Few buildings are immortalised in print like Shrewsbury Abbey. When Edith Pargeter (Ellis Peters), the prolific and popular author of the Brother Cadfael medieval mystery series created her monastic detective, she put Shrewsbury and its famous Abbey firmly on the tourist map.
Shrewsbury Abbey has plenty to offer the visitor but what most people quickly realise is that the fictitious Cadfael is only a tiny part of the Abbey story and the real history is a lot more interesting than any novel.
It all started in Saxon times. A wooden Saxon church dedicated to St. Peter, possibly a small monastery, was recorded in the Domesday Book. Shrewsbury has always been a "stop-over' for visitors and St. Wulfstan, the Bishop of Worcester (from 1062), used to stop to pray on his journeys between Chester and Worcester.
The Benedictine Abbey you see today is a post-Conquest building, dedicated to St. Peter and St. Paul. In 1083 the priest of St. Peter's persuaded Roger de Montgomery, the newly appointed Earl of Shrewsbury, to enlarge the existing church and turn it into a grand abbey.
The Earl ordered two monks to be brought from his lands in SÃ©es (Normandy) to direct the building arrangements. A monastic community was established at Shrewsbury four years later.
In the twelfth century it was considered that possession of the relics (bones or body parts) of a saint gave added prestige to a religious house and provided an important source of revenue from generous pilgrims. Therefore the Abbey monks, led by Robert Pennant the Prior, began the hunt for a suitable saint.
Unfortunately, Shropshire was not blessed with an overabundance of saints, so in 1137 the monks journeyed to Gwytherin in North Wales where they found the bones of St Winefride who died in the seventh century. They returned to Shrewsbury triumphant, bearing their grisly prize "wrapped in a linen napkin'.
The West Window
In 1386-87 the west window of Shrewsbury Abbey was glazed. Much of the window (46ft x 23ft) contained heraldic shields identical to those on display today. The original glass was replaced in 1814.
Shrewsbury Abbey was known for its many scholars and, in the early fifteenth century, its Abbot, Thomas Prestbury, was Chancellor of Oxford. Prestbury played a prominent part in the events surrounding the rebellion of Harry 'Hotspur' Percy and his uncle, the Earl of Worcester, against King Henry IV, as recorded by Shakespeare.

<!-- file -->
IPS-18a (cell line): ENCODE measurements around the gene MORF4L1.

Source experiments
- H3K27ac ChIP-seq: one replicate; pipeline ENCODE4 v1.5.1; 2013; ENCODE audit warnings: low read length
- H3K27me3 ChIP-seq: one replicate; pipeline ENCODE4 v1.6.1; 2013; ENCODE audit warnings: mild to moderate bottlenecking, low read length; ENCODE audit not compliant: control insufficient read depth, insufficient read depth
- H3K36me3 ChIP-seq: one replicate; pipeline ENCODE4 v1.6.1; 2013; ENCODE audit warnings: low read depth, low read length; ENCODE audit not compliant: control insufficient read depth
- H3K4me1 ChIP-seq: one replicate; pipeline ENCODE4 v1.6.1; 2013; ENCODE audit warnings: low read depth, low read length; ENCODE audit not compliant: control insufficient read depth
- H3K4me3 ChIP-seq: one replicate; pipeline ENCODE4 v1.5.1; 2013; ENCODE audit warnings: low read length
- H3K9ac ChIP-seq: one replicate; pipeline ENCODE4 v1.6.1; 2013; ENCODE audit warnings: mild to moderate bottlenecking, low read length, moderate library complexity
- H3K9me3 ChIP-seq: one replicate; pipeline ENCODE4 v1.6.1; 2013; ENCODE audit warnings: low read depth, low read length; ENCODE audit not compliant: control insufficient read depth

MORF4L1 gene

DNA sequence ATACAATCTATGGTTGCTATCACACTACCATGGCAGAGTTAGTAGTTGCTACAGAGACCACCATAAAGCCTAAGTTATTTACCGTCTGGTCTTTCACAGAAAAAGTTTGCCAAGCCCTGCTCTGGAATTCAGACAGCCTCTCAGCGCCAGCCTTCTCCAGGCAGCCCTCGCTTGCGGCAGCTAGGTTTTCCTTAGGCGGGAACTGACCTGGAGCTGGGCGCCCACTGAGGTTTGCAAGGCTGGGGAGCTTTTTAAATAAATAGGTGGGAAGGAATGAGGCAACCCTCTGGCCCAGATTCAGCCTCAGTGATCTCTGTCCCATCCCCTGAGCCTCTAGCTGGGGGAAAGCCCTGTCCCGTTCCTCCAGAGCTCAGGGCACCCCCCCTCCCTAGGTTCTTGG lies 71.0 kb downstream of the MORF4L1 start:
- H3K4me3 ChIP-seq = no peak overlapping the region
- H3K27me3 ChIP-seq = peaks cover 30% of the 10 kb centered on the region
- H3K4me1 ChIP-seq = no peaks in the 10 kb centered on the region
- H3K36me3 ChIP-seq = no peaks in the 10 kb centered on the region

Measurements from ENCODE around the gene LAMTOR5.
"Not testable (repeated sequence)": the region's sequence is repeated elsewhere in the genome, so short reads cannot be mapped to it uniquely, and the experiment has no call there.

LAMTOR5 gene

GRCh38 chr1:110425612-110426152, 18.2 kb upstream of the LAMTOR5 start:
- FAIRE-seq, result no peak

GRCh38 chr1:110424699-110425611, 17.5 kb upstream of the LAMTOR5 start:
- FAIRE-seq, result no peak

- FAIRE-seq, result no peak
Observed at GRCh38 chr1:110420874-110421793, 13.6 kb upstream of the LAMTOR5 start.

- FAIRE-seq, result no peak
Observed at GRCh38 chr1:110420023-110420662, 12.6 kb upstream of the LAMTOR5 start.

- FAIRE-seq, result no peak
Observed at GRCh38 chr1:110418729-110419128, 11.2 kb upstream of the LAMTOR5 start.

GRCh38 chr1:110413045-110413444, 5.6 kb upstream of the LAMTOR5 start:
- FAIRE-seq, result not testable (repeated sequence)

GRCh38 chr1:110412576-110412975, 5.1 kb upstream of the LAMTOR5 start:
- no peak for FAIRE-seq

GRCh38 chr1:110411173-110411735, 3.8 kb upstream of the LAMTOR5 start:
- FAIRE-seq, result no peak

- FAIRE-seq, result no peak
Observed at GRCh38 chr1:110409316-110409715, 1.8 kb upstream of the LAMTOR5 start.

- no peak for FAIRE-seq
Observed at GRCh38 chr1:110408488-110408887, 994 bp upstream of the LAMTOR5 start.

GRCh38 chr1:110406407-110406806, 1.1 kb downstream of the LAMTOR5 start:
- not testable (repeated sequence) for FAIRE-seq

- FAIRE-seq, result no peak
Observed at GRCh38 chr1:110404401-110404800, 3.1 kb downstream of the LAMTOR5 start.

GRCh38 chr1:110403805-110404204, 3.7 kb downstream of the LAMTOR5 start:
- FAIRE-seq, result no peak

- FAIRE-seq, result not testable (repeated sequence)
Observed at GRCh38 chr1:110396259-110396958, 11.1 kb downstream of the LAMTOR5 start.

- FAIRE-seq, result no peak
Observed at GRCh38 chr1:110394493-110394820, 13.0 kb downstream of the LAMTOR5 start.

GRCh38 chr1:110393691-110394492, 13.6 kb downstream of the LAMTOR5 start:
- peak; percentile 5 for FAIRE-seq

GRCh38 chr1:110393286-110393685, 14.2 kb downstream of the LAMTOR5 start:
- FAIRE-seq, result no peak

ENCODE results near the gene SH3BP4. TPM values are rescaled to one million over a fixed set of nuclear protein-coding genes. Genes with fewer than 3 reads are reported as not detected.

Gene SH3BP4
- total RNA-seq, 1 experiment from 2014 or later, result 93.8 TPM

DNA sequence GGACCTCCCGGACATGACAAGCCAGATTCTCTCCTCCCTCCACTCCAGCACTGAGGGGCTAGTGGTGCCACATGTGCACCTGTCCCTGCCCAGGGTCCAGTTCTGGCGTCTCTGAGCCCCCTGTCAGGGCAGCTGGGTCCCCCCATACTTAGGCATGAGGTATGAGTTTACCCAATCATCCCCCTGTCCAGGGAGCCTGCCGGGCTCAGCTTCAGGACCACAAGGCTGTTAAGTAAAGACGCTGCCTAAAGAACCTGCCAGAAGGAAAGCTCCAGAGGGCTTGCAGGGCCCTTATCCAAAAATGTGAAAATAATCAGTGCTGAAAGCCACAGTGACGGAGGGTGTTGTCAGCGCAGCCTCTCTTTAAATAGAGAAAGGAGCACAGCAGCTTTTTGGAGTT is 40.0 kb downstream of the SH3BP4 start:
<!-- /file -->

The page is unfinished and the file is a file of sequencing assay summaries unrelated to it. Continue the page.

The legend of St Winfride
St Winefride (or St. Gwenfrewi as she was known in Wales) was the daughter of a Welsh prince who had taken a vow of celibacy. A young nobleman called Caradoc refused to accept her vows and pursued her. She ran. He caught up with her and lopped off her head with his sword.
St Winefride's head then rolled to a spot near her church where her uncle, St Beuno, was at prayer. A spring gushed forth from this spot while nearby Caradoc fell to the ground which opened and swallowed him. St Beuno replaced the girl's head on her shoulders and she lived. She died fifteen years later as the Abbess of a Nunnery in Gwytherin.
Sadly, St Winefride's shrine, which attracted pilgrims for more than seven hundred years, has almost vanished. All that remains is a small part of the reredos which currently lies under a magnificent 20th century stained glass window dedicated to the saint.
The Abbots of Shrewsbury were often drawn into political life because of their diplomatic and administrative skills. They were called upon to inspect the local militia and survey the town's castle; they served as Justices of the Peace and as even as gaolers for important hostages. More importantly, from the 13th century, they sat in Parliament.
Parliament assembled at Shrewsbury Abbey in 1283, when King Edward I was campaigning against the Welsh. It included the first ever sitting of the House of Commons. The last "true' Prince of Wales, David II, was condemned to death by the assembly and dragged through Shrewsbury at the tail of a horse before being hung, drawn and quartered.